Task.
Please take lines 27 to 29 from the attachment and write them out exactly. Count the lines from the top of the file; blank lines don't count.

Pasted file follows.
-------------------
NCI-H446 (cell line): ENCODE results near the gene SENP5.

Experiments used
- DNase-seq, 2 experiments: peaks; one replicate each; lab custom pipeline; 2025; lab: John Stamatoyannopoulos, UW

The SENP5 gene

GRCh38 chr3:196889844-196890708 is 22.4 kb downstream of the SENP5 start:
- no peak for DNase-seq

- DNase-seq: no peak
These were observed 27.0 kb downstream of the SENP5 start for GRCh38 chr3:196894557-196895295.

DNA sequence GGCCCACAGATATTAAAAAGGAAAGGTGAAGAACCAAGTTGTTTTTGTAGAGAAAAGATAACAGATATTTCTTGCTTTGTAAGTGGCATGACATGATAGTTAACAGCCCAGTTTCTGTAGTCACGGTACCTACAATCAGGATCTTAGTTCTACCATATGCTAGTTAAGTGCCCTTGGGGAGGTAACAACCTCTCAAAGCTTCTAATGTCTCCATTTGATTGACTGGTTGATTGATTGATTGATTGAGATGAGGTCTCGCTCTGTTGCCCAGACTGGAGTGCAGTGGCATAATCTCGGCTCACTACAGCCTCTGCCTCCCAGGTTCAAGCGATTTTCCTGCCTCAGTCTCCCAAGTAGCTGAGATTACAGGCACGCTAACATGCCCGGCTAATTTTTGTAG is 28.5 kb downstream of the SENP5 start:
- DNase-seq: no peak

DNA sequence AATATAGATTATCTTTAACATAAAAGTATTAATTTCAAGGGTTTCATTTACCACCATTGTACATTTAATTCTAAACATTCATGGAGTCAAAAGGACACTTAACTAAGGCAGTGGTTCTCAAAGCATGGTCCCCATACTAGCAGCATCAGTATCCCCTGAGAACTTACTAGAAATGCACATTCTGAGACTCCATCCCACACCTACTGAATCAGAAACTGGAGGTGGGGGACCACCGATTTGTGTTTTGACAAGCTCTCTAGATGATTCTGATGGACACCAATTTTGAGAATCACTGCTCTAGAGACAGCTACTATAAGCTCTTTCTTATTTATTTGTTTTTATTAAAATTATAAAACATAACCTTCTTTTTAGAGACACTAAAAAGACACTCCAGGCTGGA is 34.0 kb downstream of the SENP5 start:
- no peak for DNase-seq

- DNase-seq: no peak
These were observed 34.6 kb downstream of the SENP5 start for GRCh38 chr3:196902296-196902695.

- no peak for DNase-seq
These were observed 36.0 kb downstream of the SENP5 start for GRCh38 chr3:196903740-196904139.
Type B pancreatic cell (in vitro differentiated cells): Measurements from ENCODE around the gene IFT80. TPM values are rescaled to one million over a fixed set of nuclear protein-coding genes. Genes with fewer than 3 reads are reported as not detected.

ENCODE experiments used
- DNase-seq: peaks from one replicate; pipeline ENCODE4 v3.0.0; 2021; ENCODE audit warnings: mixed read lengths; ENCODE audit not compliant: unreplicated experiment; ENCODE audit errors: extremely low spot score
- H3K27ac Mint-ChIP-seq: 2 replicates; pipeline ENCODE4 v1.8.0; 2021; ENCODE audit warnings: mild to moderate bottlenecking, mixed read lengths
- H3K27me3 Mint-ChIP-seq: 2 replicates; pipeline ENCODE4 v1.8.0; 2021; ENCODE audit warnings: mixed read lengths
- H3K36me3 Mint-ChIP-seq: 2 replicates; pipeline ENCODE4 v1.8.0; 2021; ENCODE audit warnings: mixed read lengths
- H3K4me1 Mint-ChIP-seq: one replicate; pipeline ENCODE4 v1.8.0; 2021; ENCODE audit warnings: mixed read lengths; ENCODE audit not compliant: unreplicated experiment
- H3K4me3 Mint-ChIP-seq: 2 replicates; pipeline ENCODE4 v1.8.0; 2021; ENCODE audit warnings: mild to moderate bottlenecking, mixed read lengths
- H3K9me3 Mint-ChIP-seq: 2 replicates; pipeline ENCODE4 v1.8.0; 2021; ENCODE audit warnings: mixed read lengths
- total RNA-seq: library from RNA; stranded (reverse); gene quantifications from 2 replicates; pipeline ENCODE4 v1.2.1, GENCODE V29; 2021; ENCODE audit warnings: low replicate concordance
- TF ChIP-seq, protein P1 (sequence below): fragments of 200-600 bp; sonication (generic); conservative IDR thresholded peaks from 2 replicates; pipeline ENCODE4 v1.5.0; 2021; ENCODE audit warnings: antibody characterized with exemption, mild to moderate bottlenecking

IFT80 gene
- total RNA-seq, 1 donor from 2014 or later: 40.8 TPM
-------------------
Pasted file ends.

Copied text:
- TF ChIP-seq, protein P1 (sequence below): fragments of 200-600 bp; sonication (generic); conservative IDR thresholded peaks from 2 replicates; pipeline ENCODE4 v1.5.0; 2021; ENCODE audit warnings: antibody characterized with exemption, mild to moderate bottlenecking

IFT80 gene
- total RNA-seq, 1 donor from 2014 or later: 40.8 TPM